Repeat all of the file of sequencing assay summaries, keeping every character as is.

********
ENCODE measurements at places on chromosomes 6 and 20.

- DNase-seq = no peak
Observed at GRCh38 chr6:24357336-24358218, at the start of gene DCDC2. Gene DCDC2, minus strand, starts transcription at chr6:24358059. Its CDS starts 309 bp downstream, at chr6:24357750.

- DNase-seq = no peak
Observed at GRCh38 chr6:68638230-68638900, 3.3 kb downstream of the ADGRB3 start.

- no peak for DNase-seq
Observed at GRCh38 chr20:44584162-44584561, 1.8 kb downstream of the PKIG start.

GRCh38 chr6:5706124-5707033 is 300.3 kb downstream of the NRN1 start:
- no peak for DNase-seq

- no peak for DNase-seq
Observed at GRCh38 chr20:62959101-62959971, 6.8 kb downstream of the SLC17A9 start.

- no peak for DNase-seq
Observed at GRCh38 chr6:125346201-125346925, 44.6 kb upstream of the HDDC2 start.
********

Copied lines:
ENCODE measurements at places on chromosomes 6 and 20.

- DNase-seq = no peak
Observed at GRCh38 chr6:24357336-24358218, at the start of gene DCDC2. Gene DCDC2, minus strand, starts transcription at chr6:24358059. Its CDS starts 309 bp downstream, at chr6:24357750.

- DNase-seq = no peak
Observed at GRCh38 chr6:68638230-68638900, 3.3 kb downstream of the ADGRB3 start.

- no peak for DNase-seq
Observed at GRCh38 chr20:44584162-44584561, 1.8 kb downstream of the PKIG start.

GRCh38 chr6:5706124-5707033 is 300.3 kb downstream of the NRN1 start:
- no peak for DNase-seq

- no peak for DNase-seq
Observed at GRCh38 chr20:62959101-62959971, 6.8 kb downstream of the SLC17A9 start.

- no peak for DNase-seq
Observed at GRCh38 chr6:125346201-125346925, 44.6 kb upstream of the HDDC2 start.